Since its introduction in 2014, BMW has sold over 200 000 units of the outgoing model (which model, X4). BMW has sold 5.6 million units of their X-Models since 1999 with the introduction of the X5. To put in plain English, 32% of BMW sales in 2017 came from X-Models.
The all-new BMW X4 is longer (+81 millimetres), wider (+37 millimetres) but lower by 3millimetres) compared to the previous generation X4. Though bigger than the previous model, it shredded 50kgs making it lighter and agile than the outgoing model. In the metal, it looks fantastic with its iconic coupe-like appearance. Built on the same platform as the X3, upfront LED lights
When it comes to the interior, you won’t be too surprised. Since its based on the X3, the interior feels premium. Soft touch plastics, lots of leather – an all-round very well put together interior. The driving position is now slightly raised and coupled with new redesigned sports seats resulting in more comfort and support when tackling highspeed corners. Interior space hasn’t been compromised, rear legroom has increased by 27mm and load space can be expanded from 525 to a maximum of 1,430 litres by folding down the sections of the rear backrest, with its standard 40:20:40 split. It also has underfloor storage to keep valuables out of sight. All models come standard with an automatic tailgate.
The X4 comes with BMW’s latest infotainment system which we love so much since it’s so intuitive and so easy to use. You can access it by either swiping through its touchscreen or using the rotary dial. All of this is displayed through a 6.5-inch screen or a 10.2-inch screen (an optional extra).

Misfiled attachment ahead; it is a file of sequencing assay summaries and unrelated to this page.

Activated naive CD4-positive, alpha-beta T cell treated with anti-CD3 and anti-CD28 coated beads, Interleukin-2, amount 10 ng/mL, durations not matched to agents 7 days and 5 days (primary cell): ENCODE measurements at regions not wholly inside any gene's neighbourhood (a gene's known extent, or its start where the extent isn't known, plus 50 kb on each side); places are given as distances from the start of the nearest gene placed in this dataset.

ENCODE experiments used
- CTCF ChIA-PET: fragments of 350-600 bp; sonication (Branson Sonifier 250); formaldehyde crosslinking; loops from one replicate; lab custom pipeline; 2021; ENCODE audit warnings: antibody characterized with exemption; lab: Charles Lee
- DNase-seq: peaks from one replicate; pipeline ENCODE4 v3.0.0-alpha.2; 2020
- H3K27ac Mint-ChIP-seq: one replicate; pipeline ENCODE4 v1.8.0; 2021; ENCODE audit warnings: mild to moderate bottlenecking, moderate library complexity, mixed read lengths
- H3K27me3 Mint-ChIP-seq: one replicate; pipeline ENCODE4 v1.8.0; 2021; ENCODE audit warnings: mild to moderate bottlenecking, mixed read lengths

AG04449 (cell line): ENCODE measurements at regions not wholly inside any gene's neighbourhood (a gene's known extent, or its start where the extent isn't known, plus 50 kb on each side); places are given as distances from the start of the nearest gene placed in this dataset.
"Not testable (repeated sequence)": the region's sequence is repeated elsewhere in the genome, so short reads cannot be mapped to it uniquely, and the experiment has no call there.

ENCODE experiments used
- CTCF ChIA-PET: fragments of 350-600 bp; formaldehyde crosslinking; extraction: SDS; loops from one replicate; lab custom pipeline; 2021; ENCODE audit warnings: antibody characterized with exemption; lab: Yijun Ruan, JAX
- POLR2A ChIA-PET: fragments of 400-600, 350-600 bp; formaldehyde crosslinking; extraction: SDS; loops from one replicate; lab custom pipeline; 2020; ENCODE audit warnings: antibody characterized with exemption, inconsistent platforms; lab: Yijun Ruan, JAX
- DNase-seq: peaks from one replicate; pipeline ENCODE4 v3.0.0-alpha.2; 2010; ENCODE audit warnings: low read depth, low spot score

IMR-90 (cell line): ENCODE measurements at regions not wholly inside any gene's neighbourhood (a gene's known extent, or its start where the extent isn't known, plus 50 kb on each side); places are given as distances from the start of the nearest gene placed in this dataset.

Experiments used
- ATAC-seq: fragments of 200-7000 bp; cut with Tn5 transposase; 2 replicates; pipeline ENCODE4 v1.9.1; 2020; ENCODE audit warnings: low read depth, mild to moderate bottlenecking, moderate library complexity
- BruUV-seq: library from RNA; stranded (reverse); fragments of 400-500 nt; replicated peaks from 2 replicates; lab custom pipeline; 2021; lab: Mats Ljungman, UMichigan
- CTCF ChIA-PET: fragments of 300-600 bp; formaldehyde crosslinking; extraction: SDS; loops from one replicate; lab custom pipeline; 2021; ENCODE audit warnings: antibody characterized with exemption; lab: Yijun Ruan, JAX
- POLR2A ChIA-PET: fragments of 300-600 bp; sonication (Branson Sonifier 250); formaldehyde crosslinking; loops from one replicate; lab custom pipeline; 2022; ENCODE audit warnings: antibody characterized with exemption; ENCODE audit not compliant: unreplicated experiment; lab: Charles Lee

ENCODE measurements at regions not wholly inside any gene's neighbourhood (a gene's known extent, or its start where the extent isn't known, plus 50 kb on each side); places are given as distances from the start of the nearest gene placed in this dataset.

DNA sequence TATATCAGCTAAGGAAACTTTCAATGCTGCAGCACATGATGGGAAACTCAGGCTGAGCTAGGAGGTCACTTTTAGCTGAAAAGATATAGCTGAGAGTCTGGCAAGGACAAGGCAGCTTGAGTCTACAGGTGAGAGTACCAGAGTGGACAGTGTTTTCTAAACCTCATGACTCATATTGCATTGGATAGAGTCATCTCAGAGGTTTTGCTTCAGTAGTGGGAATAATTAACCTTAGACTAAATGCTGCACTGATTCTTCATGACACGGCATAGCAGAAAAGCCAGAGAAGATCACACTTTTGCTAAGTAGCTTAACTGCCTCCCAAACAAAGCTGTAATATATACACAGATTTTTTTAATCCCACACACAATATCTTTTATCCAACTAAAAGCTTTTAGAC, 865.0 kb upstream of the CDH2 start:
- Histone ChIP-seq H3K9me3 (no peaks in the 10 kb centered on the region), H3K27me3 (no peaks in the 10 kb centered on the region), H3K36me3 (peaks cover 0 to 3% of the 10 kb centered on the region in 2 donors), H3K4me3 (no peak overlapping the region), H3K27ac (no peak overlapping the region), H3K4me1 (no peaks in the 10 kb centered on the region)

On launch, we had a taste of the M40i and xDrive20i. The M40i being the most powerful in the range (until the X4M comes out later this year) churns out 260kW and 500Nm from its 6-0cylinder 3.0L turbocharged engine. Its quick – in fact very quick for a car of its size, hitting 100 km/h from standstill in just 4.8 seconds. Power is sent to all four wheels through an eight-speed Steptronic Sports automatic transmission.
Coming standard with M Sport suspension, variable sport steering along with a M Sport differential, which is more rear bias you can be assured plenty of fun either in a straight line or some fast mountain pass driving. M Sport brakes and adaptive suspension with electronically controlled dampers are optional extras and if you’re a fan of some cornering g-forces and braking late those two are a must when you’re choosing your M40i.
The xDrive20i wasn’t exactly what we expected. It makes do with a 4-cylinder, 2.0-litre turbocharged petrol engine which makes 135 kW and 290 Nm. We felt like it lacks that sense of urgency, maybe due to its low torque figure. Nonetheless, when it comes to overtaking and handling it performed well. We had our eyes on the pick of the bunch, the xDrive20d which has a 4-cylinder, 2.0-litre turbodiesel with 140 kW and 400 Nm of torque.
BMW will be introducing the 240 kW/680 Nm X4 M40d in Mzansi soon, and we can expect the X4 M later this year.
BMW has once again built quite a solid car. The new X4 is roomy, looks beautiful and handles very well, an expected outcome from BMW. In all honesty, it boils down to preference. We’d opt for the cheaper BMW X3, but if you’re a fan of the concept of a crossover -coupe and got the extra bucks, go for it.
|X4 xDrive 20i||X4 xDrive 20d||X4 M40d||X4 M40i|
|R843 000*||R843 000*||R1 132 800*||R1 132 800*|